Friday, 21 August 2015

Poetry about poetry

In Hans Christian Anderson's story, "The poet who was born too late", previous poets have used up subjects. The poet goes to a fortune-teller who tells him to try her spectacles. He discovers that potatoes, bees, and passersby all have stories to tell. But when he takes the spectacles off he hears nothing. "Write about poetry and you'll be rich," the fortune-teller says.

"We very rarely publish a poem about poems ... There is a kind of self-absorption which is not very appealing" (Tom Clyde, editor of HU in 1995). This seems to be a common view amongst editors - I received the following on a rejection slip: "in the main I'm not interested in poems about poetry. Let the poem exemplify poetry by its technique & register, & be about something else". Poets and readers often distrust the genre too - "Above all, I am not concerned with poetry" (Wilfred Owen). I think that several factors are involved in this viewpoint

  • an over-reaction to the dreaded "sonnets about sonnets" fad of centuries ago
  • a trend away from "essay poems", especially if they have a didactic component
  • a feeling that people only write about poetry when they have run out of things to say
  • a lack of interest in technique, and a wish to hide devices
  • a wish that poetry could transcend words, escaping from the page into the real world.
  • a trend towards confessional poetry and the lyric

Edna Longley has said that every poem worth its salt is in part about poetry, but I see no harm in occasionally using poetry more blatantly as a subject, writing about what you know. Unlike "Custer" say, or a Biblical event, it's a subject with which an international readership might fairly be expected to be familiar (and be interested in). With so many styles, theories and schools of poetry around there is no shortage of subject matter. If nothing else, at least the poem might be educational.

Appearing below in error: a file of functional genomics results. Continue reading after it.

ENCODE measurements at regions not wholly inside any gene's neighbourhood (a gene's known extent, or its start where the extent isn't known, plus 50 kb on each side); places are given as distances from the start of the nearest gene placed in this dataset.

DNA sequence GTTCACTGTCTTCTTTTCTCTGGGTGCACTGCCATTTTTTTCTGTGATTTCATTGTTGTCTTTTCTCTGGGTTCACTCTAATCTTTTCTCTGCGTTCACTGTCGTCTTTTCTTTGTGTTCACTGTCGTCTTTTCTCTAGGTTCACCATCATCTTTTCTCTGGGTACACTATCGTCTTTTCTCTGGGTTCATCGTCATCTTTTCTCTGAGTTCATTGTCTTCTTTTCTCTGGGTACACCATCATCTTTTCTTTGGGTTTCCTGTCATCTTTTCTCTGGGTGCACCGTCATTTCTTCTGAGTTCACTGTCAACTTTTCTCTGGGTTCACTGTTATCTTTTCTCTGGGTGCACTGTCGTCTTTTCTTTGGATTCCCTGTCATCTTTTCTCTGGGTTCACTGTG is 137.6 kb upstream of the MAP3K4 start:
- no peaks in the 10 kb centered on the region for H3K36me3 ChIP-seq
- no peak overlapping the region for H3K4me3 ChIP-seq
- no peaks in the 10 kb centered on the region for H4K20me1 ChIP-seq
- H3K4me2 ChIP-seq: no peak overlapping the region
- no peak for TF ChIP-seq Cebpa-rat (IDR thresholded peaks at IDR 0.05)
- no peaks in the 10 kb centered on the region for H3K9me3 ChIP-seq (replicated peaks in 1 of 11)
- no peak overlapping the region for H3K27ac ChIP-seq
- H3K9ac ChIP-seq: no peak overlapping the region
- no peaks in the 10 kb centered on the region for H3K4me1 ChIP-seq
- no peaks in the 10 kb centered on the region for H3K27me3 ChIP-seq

The "anyone can write" tutors who tell pupils that they can write poetry about anything, anything at all, tend not to suggest that people write about poetry technique, though there's an increase in the amount of poetry about poetry workshops, and poetry about writing poetry (Ted Hughes' "The Thought Fox" for example).

In 2000 I produce 4 issues of Poetry about Poetry. I contributed Closure and started making a list of Poems about poetry.

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1 comment:

  1. My latest novel is all about the writing process. And there will be people who will hate it because of that but I’d rather they hated it because it was badly written. There are chess players out there who do nothing but talk about openings and endgames and surgeons who are happy to prattle on for a whole evening about different kinds of stitches and so what’s so strange about a poet writing poems about poetry or a novelist writing a book about a novelist? I like all kinds of books about writing, the fictional and the nonfictional. No one writes like me—no one I know of—and I find it fascinating to hear about how others do what they do. If editors don’t want to publish certain kinds of poems then so be it. We’re not exactly short of outlets for our work.